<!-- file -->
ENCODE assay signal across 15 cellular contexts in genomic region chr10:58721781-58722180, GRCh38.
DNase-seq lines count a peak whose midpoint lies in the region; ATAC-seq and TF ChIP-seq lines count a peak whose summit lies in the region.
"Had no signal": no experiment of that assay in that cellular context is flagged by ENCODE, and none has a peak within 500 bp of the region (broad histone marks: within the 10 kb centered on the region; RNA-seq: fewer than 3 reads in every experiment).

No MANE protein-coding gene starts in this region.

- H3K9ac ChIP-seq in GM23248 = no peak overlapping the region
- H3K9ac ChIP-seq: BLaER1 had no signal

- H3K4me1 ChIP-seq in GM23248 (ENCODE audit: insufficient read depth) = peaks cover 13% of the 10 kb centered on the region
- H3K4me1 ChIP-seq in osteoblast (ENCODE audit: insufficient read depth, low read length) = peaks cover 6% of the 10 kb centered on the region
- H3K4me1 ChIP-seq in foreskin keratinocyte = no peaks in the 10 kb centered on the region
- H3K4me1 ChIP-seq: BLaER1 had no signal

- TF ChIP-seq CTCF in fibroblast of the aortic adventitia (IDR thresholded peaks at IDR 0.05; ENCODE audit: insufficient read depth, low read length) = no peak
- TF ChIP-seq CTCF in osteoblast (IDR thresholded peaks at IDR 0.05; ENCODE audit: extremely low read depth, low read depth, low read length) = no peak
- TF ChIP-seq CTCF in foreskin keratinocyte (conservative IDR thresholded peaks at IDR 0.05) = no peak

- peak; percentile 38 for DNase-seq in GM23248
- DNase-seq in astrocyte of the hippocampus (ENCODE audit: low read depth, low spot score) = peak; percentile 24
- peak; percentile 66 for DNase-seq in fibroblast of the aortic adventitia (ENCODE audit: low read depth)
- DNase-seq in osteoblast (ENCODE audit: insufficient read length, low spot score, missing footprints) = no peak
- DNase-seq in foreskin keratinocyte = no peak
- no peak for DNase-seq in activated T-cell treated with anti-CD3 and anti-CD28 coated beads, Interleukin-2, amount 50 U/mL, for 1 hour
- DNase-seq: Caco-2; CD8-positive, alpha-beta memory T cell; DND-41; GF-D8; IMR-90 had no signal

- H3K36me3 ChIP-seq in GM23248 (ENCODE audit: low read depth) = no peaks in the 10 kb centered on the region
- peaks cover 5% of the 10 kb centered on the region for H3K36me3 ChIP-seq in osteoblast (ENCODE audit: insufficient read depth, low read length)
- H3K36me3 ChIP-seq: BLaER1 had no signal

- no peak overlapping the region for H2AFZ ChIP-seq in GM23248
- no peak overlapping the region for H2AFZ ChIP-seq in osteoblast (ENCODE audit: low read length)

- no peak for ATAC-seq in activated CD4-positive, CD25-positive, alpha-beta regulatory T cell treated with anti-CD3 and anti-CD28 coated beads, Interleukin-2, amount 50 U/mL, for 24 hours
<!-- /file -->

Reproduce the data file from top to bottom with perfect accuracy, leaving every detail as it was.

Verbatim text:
ENCODE assay signal across 15 cellular contexts in genomic region chr10:58721781-58722180, GRCh38.
DNase-seq lines count a peak whose midpoint lies in the region; ATAC-seq and TF ChIP-seq lines count a peak whose summit lies in the region.
"Had no signal": no experiment of that assay in that cellular context is flagged by ENCODE, and none has a peak within 500 bp of the region (broad histone marks: within the 10 kb centered on the region; RNA-seq: fewer than 3 reads in every experiment).

No MANE protein-coding gene starts in this region.

- H3K9ac ChIP-seq in GM23248 = no peak overlapping the region
- H3K9ac ChIP-seq: BLaER1 had no signal

- H3K4me1 ChIP-seq in GM23248 (ENCODE audit: insufficient read depth) = peaks cover 13% of the 10 kb centered on the region
- H3K4me1 ChIP-seq in osteoblast (ENCODE audit: insufficient read depth, low read length) = peaks cover 6% of the 10 kb centered on the region
- H3K4me1 ChIP-seq in foreskin keratinocyte = no peaks in the 10 kb centered on the region
- H3K4me1 ChIP-seq: BLaER1 had no signal

- TF ChIP-seq CTCF in fibroblast of the aortic adventitia (IDR thresholded peaks at IDR 0.05; ENCODE audit: insufficient read depth, low read length) = no peak
- TF ChIP-seq CTCF in osteoblast (IDR thresholded peaks at IDR 0.05; ENCODE audit: extremely low read depth, low read depth, low read length) = no peak
- TF ChIP-seq CTCF in foreskin keratinocyte (conservative IDR thresholded peaks at IDR 0.05) = no peak

- peak; percentile 38 for DNase-seq in GM23248
- DNase-seq in astrocyte of the hippocampus (ENCODE audit: low read depth, low spot score) = peak; percentile 24
- peak; percentile 66 for DNase-seq in fibroblast of the aortic adventitia (ENCODE audit: low read depth)
- DNase-seq in osteoblast (ENCODE audit: insufficient read length, low spot score, missing footprints) = no peak
- DNase-seq in foreskin keratinocyte = no peak
- no peak for DNase-seq in activated T-cell treated with anti-CD3 and anti-CD28 coated beads, Interleukin-2, amount 50 U/mL, for 1 hour
- DNase-seq: Caco-2; CD8-positive, alpha-beta memory T cell; DND-41; GF-D8; IMR-90 had no signal

- H3K36me3 ChIP-seq in GM23248 (ENCODE audit: low read depth) = no peaks in the 10 kb centered on the region
- peaks cover 5% of the 10 kb centered on the region for H3K36me3 ChIP-seq in osteoblast (ENCODE audit: insufficient read depth, low read length)
- H3K36me3 ChIP-seq: BLaER1 had no signal

- no peak overlapping the region for H2AFZ ChIP-seq in GM23248
- no peak overlapping the region for H2AFZ ChIP-seq in osteoblast (ENCODE audit: low read length)

- no peak for ATAC-seq in activated CD4-positive, CD25-positive, alpha-beta regulatory T cell treated with anti-CD3 and anti-CD28 coated beads, Interleukin-2, amount 50 U/mL, for 24 hours